The time, the 14th fastest in the world this year is the fastest by a Jamaican and is just over half a second shy of Seymour Newman’s national record of 1:45.21 set back in 1977.

    The former St Jago athlete held off Sam Whitmarsh of Texas A&M and Georgia’s Claymore Pender, who each ran personal best times of 1:46.09 and 1:46.71 for second and third, respectively in the race where the top-six all produced lifetime best performances.

    However, for Anderson, a junior at Mississippi State, this is where his quest to go beyond Newman’s 45-year-old record begins.

    “My job here is just now getting started,” he told Sportsmax.TV on Sunday.

    “My goal is not only to be the best 800m that passes through Jamaica but also to bring the awareness and the spotlight to the younger generation letting them know that we can be dominant in the 800m as well.

    “I will stay humble and work, my times will speak for themselves in due time.”

    The 21-year-old Anderson has had to put in the work over the past few years to get to this point where he is within touching distance of the long-standing national record that only a few other Jamaicans like Clive Terrelonge (1:45.44), Mario Watson (1:45.58) and Alex Morgan (1:45.58) have got close to.

    “To be great in the 800m there has to be a constant shift in mechanism, being able to run a fast 400m or 200m repeats today and being to hit a steady 10 miles the next morning,” said Anderson who stands at a wiry 1.93m (6’ 4”).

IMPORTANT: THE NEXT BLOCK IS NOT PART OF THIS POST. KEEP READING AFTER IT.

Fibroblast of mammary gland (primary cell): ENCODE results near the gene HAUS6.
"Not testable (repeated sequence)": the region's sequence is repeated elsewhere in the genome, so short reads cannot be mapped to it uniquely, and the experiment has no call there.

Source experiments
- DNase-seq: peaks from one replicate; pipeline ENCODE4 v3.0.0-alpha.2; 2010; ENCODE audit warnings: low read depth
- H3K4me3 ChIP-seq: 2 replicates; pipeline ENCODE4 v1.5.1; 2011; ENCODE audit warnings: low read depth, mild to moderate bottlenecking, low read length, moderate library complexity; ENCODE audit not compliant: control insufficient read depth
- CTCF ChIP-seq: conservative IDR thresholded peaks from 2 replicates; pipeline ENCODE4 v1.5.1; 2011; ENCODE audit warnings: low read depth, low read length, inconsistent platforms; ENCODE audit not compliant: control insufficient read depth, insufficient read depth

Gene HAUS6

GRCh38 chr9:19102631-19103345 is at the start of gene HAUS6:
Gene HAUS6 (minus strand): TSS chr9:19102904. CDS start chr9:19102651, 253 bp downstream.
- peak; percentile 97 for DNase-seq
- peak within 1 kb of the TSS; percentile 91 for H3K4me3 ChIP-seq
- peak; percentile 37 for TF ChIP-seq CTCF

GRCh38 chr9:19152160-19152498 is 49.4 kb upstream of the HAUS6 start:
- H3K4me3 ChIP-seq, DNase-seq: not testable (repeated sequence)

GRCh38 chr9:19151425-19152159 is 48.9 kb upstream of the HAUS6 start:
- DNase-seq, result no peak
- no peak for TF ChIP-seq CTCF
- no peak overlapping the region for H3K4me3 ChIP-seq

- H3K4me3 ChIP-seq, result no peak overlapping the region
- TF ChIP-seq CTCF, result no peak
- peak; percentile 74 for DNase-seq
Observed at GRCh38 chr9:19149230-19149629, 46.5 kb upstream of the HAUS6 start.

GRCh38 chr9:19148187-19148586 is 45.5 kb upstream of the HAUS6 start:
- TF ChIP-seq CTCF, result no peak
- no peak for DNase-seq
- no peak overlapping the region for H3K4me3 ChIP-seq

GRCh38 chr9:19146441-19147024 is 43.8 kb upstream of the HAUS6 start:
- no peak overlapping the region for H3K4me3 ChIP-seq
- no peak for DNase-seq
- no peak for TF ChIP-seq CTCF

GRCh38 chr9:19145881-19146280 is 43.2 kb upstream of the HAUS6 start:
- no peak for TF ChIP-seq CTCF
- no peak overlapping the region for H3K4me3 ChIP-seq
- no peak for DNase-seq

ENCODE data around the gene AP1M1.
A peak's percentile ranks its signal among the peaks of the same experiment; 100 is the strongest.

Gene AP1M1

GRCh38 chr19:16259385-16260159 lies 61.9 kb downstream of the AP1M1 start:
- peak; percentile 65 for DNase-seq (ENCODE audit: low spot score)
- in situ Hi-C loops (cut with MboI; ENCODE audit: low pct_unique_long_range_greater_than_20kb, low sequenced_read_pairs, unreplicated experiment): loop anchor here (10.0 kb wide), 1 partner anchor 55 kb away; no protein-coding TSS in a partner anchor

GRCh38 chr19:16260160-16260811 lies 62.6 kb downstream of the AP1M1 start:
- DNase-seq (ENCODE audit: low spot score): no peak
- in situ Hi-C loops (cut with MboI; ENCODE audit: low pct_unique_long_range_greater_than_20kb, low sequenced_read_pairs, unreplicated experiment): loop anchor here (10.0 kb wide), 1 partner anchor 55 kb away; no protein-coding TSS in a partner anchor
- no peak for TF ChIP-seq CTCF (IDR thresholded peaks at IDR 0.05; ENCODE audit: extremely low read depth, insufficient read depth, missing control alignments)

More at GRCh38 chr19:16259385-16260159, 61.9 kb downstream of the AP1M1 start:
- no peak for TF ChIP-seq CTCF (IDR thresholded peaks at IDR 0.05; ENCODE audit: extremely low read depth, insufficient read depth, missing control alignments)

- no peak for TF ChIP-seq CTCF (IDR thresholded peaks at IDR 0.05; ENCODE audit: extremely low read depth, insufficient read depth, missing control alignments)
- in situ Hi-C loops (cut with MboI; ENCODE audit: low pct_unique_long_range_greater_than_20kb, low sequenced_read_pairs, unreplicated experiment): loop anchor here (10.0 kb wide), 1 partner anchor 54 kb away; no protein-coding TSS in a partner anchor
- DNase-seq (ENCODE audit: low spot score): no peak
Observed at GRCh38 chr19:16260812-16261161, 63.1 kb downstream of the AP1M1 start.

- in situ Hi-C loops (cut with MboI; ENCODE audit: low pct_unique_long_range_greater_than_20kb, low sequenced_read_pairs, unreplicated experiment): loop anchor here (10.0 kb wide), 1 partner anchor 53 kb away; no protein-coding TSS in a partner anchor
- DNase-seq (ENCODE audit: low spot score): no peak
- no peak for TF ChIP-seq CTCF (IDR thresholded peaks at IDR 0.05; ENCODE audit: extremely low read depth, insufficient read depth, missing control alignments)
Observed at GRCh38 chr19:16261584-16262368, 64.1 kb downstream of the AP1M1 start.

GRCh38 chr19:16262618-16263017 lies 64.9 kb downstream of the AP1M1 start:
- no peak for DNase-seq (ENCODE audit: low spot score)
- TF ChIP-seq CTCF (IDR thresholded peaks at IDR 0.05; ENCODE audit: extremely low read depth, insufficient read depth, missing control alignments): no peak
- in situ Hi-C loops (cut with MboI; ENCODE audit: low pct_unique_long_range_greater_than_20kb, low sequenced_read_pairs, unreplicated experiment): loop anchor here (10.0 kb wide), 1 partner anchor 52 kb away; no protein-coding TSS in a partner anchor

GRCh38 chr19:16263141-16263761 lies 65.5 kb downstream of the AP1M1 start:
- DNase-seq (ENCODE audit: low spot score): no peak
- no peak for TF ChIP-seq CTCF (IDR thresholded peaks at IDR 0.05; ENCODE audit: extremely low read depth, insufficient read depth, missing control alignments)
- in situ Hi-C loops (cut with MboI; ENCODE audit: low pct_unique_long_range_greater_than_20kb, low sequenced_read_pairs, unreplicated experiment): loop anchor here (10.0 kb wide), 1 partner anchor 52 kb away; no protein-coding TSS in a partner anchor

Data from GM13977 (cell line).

“Not everyone has the same body type or is built the way I am. I stay fit with morning runs and coordinate with my strength coach to get workouts that are going to help me move forward at least two to three times weekly.”

    The journey to this point has been difficult but he has never given up hope nor lost sight of his goals as an athlete even when things were not going according to plan while he was at St Jago.

    “I started high school running the 400m and the 1500m, taking on the 1500m at champs for my first two years. I made the finals both years but it was constant downhill after that,” he said, explaining that he believes “It was just not my time. I was training to the best of my ability but I wasn’t able to compete at a high level at Champs.”

    Notwithstanding those early disappointments, Anderson never gave up and his fortunes began to change when he moved on to Essex County College in the United States.

    “I stayed motivated and worked with Coach Andrew Kidd, who helped me develop a strong endurance background. I then went to Coach Lionel Leech at Essex County College. From 1:57-mid, coach got me down to 1:52-low is less than two years,” he said.

    “I then made a great decision to attend Mississippi State, the right 800m university where Coach Chris Woods worked tirelessly to get my time down from 1:52 to 1:45 and still in progress in less than two years. That is spectacular.”

    He said he has no plans to rest on his ‘spectacular’ progress with his goal now clearly in sight.

    “I’ll keep working and I’ll keep working,” he concluded.

     

     

     

     

© 2022 SportsMaxTV All Rights Reserved.